Records indicate that even when coffee dominated the scene, tea and cinchona were tried out as subsidiary crops along with cinnamon and other spices for which the country was well known. Tea had been brought from Assam in India first in December 1839 and then in 1842. Some of the plants from the second lot had been given to Oliphant Estate in Nuwara Eliya. Another lot of 270 plants propagated rom Assam seeds had been planted at Hakgala Gardens in 1866. Dr. G.H.K. Thwaites, Superintendent of the Peradeniya Gardens who opened the Hakgala Gardens in 1861 reported that it was “a thorough success”.
Meanwhile, a stock of Chinese seed had been tested in a nursery on Barra Estate, Rakwana in 1864. In 1872 tea manufactured from this plot had been valued at 2 shillings 4 pence per pound which led to more serious cultivation on that estate.
A commercial success 
With planters trying out the new crop, by 1875 tea was accepted as a commercial success. Referring to the tea crop at the Rothschild Estate, Ramboda, Sir Emerson Tenant wrote: “On this fine estate, an attempt has been made to grow tea. The plants thrived surprisingly well and when I saw them they were covered with bloom. Unfortunately, the experiment has hitherto been defeated by the impossibility of finding skilled labour to dry and manipulate the leaves. Should it ever be thought expedient to cultivate tea in addition to coffee in Ceylon, the adoption of the soil and the climate has thus been established, and it only remains to introduce artisans from China to conduct subsequent process.”  ”A small tree growing from the coast to Dimbula,” is how Dr Henry Triman, Director of Peradeniya Gardens (1880-86) described the tea plant. “Its leaves were found to be strongly serrated.”
James Taylor
Credit is given to a pioneer coffee planter, James Taylor for the success of tea. Having planted tea successfully at his Loolecondera Estate at Hewaheta he confirmed that tea could be grown as an alternate plantation crop to coffee.  “Loolecondera by 1888 had become a showpiece with its visual impact, and Taylor was able to unfold to all future tea planters the potential available in tea. Many were the compliments paid to him,” writes Maxwell Fernando. “The most interesting factor about the ‘original tea plot’ planted in 1867, was that the first dose of fertiliser in the form of caster cake was only administered in 1885, but production figures indicated that the bushes were growing vigorously and the yields had been maintained around 475 pounds of made tea per acre.” By 1901 the figure had gone up to 566 pounds.  The collapse of coffee paved the way for tea to establish itself as the main plantation crop. Cinchona and cocoa were also tried out but tea was the success story.  The need for labour was solved by bringing in Indians. The government improved transport facilities particularly by extending the railway to the tea grown areas.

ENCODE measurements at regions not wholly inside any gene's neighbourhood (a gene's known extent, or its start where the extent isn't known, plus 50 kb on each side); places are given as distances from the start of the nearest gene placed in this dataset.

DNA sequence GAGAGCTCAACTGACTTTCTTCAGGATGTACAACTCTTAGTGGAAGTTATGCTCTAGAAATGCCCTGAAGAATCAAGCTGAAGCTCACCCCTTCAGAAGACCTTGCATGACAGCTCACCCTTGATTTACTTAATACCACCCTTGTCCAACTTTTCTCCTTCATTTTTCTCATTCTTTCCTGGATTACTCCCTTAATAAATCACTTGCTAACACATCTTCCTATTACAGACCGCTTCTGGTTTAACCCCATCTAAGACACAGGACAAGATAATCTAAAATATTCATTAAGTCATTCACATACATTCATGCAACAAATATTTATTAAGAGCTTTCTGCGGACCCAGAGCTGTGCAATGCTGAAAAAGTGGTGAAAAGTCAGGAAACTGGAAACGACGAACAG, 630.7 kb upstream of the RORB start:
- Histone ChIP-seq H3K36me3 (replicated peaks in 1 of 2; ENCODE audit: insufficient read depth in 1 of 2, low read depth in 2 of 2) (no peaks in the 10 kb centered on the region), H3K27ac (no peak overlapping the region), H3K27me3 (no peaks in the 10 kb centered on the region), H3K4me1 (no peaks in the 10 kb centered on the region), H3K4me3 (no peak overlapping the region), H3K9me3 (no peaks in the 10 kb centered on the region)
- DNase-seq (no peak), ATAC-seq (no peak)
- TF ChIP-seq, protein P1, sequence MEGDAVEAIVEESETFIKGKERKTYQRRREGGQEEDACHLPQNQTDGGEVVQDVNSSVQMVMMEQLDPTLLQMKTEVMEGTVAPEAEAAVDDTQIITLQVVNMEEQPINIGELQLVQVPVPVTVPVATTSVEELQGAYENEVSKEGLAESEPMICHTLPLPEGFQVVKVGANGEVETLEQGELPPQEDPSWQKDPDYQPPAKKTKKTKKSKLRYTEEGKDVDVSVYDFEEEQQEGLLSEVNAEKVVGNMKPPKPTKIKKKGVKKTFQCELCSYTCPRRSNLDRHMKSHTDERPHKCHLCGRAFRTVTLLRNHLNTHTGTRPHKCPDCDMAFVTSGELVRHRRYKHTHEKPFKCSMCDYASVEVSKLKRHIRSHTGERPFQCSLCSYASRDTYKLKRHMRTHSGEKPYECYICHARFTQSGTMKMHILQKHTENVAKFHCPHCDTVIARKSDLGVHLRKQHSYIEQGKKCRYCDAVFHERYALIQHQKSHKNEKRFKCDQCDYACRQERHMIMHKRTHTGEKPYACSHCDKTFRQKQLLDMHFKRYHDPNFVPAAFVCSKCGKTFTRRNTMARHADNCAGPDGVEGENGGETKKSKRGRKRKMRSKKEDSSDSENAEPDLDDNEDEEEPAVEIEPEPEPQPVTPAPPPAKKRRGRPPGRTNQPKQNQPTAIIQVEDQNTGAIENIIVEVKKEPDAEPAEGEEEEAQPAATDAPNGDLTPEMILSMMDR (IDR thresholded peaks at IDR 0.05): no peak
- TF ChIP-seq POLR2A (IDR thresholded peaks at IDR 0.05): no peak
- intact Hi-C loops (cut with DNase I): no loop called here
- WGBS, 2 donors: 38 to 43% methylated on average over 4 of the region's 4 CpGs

The plucker’s routine
To continue Cave’s narrative on the plucker’s routine, he says: “It’s now about ten o’clock, and the baskets of the most dexterous pluckers should be nearly full. The superintendent therefore returns to them and notes against their names the weight of leaf plucked by each, after which the baskets are emptied and the leaf conveyed to the factory. This operation is repeated two or three times during the course of the day. At four o’clock the pluckers cease work and carry off their baskets to the factory, where they sort over the leaf upon mats spread on the ground and cast away any coarse leaf that may have been accidentally plucked. “The number of pounds plucked by each cooly is again entered in the check roll against his or her name, and then the sum of each plucker’s effort passes before the eye of the superintendent before the coolies are dismissed; and woe beside him or her, who has not a goodly weight accounted for. Laziness thus detected brings a fine of half pay and in many cases a taste of the cangany’s stick.”


Sorting out tea leaves – Pix by H.W. Cave

Source : http://www.ft.lk/article/475623/Tea-and-tourism#sthash.kMoqJ7yR.dpuf